From fruits to flowers, Scott and Susan Hill are able to start a multitude of crops on their homemade grow-light tables.
If growing vegetables, herbs, and flowers indoors has been a dream of yours, now’s the time to make it a reality. Once you get a good grow-light table in your home, you can cultivate a multitude of crops. No matter what time of year it is or what the weather’s like outside, you’ll be in control. Grow starter plants for spring planting, microgreens for salads, flowers to brighten your (or someone else’s) day, or herbs for using in your kitchen all year long.
I visited Scott and Susan Hill on their thriving vegetable and flower farm in Louisa, Virginia, to research Scott’s indoor growing table — a low-cost system that doesn’t require an engineering degree to build or use. Scott and Susan start hundreds of plants for their high tunnels throughout the year by placing seed trays on three indoor tables of Scott’s design; each can hold up to 10 seed trays. Scott uses inexpensive PVC pipe for the framework, wire shelving, ordinary 2-foot and 4-foot shop-light fixtures, and fluorescent bulbs.
Most people think it’s necessary to use special grow lights for starting plants and growing indoors long term. Scott and Susan convinced me that it’s possible to skip the expensive grow lights and simply use regular fluorescent bulbs. At Hill Farm, they get excellent results, making me a believer in this low-cost method.
To build your own indoor grow-light table, you’ll need the following materials:
- 1-inch PVC pipe, about 90 feet
- 12 PVC 3-way elbow fittings
- 4 PVC 90-degree elbow fittings
- 6 PVC tee fittings
- 6-foot-by-16-inch coated wire shelf
- 2 shop-light fixtures, 4 feet long
- 2 shop-light fixtures, 2 feet long
- 4 fluorescent bulbs, 4 feet long
- 4 fluorescent bulbs, 2 feet long
- Channel material, 12 to 18 feet
- 4 eye bolts and nuts
- Double loop chain, 16 feet
- 4 S-hooks
- 4 carabiners or quick links
- Zip ties
- 4 casters (optional)
- 6 U-bolts (optional)
Note: You can also use two 8-foot light fixtures and bulbs instead of the 2- and 4-foot fixtures if they're available at your hardware store. Scott told me that the 8-foot lights are being phased out, and that’s why he uses the 2- and 4-foot combination instead.
Scott designed the lower table around the dimensions of the wire shelf: about 6 feet long by 15-1⁄2 inches wide. You can set the height of the work area at whatever level is comfortable for you. Dimensions for the upper grow-light support will also depend on your personal preference and on the 90-degree elbow fittings. For stability, keep the height of the upper structure shorter than that of the lower structure. Sketch out your own customized dimensions and develop a cutting list before you get started on assembly.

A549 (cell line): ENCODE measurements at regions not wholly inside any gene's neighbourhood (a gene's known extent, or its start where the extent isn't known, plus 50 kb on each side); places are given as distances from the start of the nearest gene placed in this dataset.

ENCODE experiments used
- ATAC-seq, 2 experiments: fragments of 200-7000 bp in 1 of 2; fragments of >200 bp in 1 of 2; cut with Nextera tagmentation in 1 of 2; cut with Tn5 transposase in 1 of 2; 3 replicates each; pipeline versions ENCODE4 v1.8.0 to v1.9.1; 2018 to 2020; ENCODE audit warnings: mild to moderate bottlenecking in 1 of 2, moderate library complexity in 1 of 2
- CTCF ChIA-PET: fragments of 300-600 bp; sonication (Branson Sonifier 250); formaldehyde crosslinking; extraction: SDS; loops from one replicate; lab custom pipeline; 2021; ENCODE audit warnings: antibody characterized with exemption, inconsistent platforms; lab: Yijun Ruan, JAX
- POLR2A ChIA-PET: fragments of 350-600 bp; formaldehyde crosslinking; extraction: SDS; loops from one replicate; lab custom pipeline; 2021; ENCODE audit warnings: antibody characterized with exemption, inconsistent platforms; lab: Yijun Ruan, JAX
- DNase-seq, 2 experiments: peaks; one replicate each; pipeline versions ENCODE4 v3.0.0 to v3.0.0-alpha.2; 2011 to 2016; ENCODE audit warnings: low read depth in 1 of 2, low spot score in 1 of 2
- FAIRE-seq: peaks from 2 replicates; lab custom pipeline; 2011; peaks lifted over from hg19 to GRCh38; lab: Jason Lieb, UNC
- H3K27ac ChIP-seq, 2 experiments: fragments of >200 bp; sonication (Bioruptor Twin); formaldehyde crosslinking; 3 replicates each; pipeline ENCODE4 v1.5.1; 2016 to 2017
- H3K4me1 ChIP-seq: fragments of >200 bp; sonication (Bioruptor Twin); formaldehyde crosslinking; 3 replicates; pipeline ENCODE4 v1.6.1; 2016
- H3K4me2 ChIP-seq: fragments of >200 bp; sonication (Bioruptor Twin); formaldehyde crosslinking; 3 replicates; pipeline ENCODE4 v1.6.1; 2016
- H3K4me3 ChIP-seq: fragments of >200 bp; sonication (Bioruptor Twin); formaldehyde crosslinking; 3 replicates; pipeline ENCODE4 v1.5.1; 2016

The Hills use regular fluorescent bulbs with great results.
To begin the project, visit your local hardware store to acquire the necessary materials. Many larger home improvement stores will cut the PVC free of charge. This cutting service will reduce your labor, plus you won’t have to clean up plastic shavings. Once you get your supplies home, begin assembling the table using the PVC pipe and tee, 3-way elbow, and 90-degree elbow fittings. The grow-light table framework won’t require glue as long as you firmly insert each PVC piece into the fittings. For added stability, Scott incorporated an extra 2-foot piece of PVC into the top part of the frame.
Attach optional casters using plywood and U-bolts.
After you assemble the PVC pieces, you can set the wire shelving on the frame. If you want your grow-light table to be mobile, you can add optional casters to the bottom of the frame ends using U-bolts and plywood.
After you’ve assembled the PVC framework, cut the metal channel a few inches longer than the length of a 2-foot and a 4-foot light fixture placed end to end. Then, drill holes to match up with the holes in the tops of the shop lights, as well as a hole for an eye bolt at each end of the metal channel. Attach the light fixtures to the channels, and then attach your eye bolts.
Suspend your lights using channel and eye bolts.
To hang the light fixtures, use about 4 feet of double loop metal chain on each end of the light fixture. Use the S-hooks to attach a loop of the chain together near the end of the frame’s top end section. Then, attach the end of the chain to each eye bolt with the carabiners or quick links. You can control the height of the lights above your seedling trays by lengthening or shortening the chains using the S-hooks. Susan keeps the lights about 2 to 4 inches above the seed trays when sprouting, and moves the lights higher as the plants grow. Use an extension cord of suitable gauge for the distance between the nearest outlet and your grow-light table. Attach the extension cord and the power strip to the PVC framework with zip ties.
You can make your grow-light table any size that suits your needs.
I didn’t have as much space as Hill Farm, so I built a smaller tabletop version with ¾-inch PVC (see photo in slideshow). This smaller version can support a couple of 2-foot light fixtures, and can accommodate 2 to 4 seed trays. My grow-light frame is made up of four pieces that are 40 inches long (the length), four pieces that are 35 inches long (the height), four pieces that are 26 inches long (the width), and eight corner fittings.
Last March, I started my seeds indoors, giving my tomatoes, okra, peppers, squash, and watermelons a jump-start for the growing season. With more spring rain than usual, starting my plants indoors and keeping them inside until the weather cooperated for outdoor transplanting was a big help. Whichever version of grow-light frame you choose, you’ll be able to grow or start a surprising number of plants indoors all year long.